We are off to Mass this morning and then in search of some big, soft pretzels for lunch. This has been our tradition since the children were little (it was a great way to
reward them for coming to Mass on cold Friday mornings). I have tried to make them myself, but the results weren't very good. Actually, they weren't very edible. Too bad I didn't save them up (they would probably be petrified by now) because this pretzel wreath
looks like a fun and easy craft. You can read more about the Lenten pretzel tradition here
. Have a great Friday! Oh and if you have a fool proof pretzel recipe, please let me know!
In the combox, Melissa points us towards two possible recipes:
From A Continual Feast over at Danielle Bean's blog
From Women for Faith and Family
(scroll down a bit)
And Barb offers one that her family put a stamp of approval on last Sunday:
From The Humble Housewife
I'll let you know which ones this fool can proof next Friday!
How wonderful! I had actually forgotten that pretzels were traditional during Lent! We made some last year for the feast of St. Joseph, using this recipe from Women for Faith and Family. (You might have to scroll down a bit). We had great success with this recipe, but as it is a bit time consuming, I think I might try Danielle Bean's recipe for Lenten Pretzels next time. In fact, they just may be our lunch today! :)ReplyDelete
P.S. I loved your Lamb of God calendar so much that we made one of our own, too! Thanks for the idea, and for the link to Karen E. I really must thank her, too!
Deborah (Humble Housewife) posted a recipe a few weeks ago. We made them for our Championship game party and they were delicious (maybe too delicious for Lent?).ReplyDelete
You can find the recipe here:
We take a package of frozen bread dough and let it thaw. Then we fill a huge pot (stock pot) full of water with about a half a cup of lye. Yes, drain cleaner!. We set it to simmer (almost boil but not) while we roll the pretzles. When we have a bunch on a cookie sheet, we put them in the lye water a few at a time until they turn a dark yello/orange and float. Then, we move them to a greased cookie sheet and salt them, put them in the oven at about 350 until they are a nice, dark brown. They are chewy and gooooood. We tweak the temp of the oven or the salt content, even the lye makes a difference in the chewyness. It sounds gross but we've been doing it in our German/Minnesotan town for many generations!ReplyDelete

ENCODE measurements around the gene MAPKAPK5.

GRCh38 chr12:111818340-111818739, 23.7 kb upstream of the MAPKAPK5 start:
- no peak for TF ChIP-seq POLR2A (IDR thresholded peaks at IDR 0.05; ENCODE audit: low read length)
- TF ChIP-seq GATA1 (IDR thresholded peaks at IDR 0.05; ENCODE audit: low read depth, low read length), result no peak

Lye, yikes, but I Googled and it seems to be true. However, I saw one recommendation to use a lye-to-water ratio of 1:64. Does the stockpot have 32 cups of water along with the half cup of lye?ReplyDelete
Probably about that. I usually just pour a bit in and go with the "feel"of it. I think it's a built in, memory thing from watching my dad and grandma do it. I think the 1:64 ratio must be right, and I don't want to poison anyone but if there's not enough lye, they don't turn out well. I talked to the lady at the local, grocery store bakery yesterday and asked her if they sell fresh dough (for pretzels) she didn't know, but she asked what for. I told her that I didn't want to wait for the frozen stuff to thaw and she laughed. She said she'd lived here her whole life and that she makes them with lye too but that it's hard to find nowadays. We both agreed that the "Auntie Annie" pretzels and store pretzels are really good, but they're not the same as the ones we know how to make from lye! I'm getting HUNGRY just talking about them!ReplyDelete
Yeah!!!! It opened right up ;)ReplyDelete
The thought of making homemade pretzels intimidates me. However, I am looking forward to hearing which recipe you end up liking... (Then, maybe we will give it a shot!)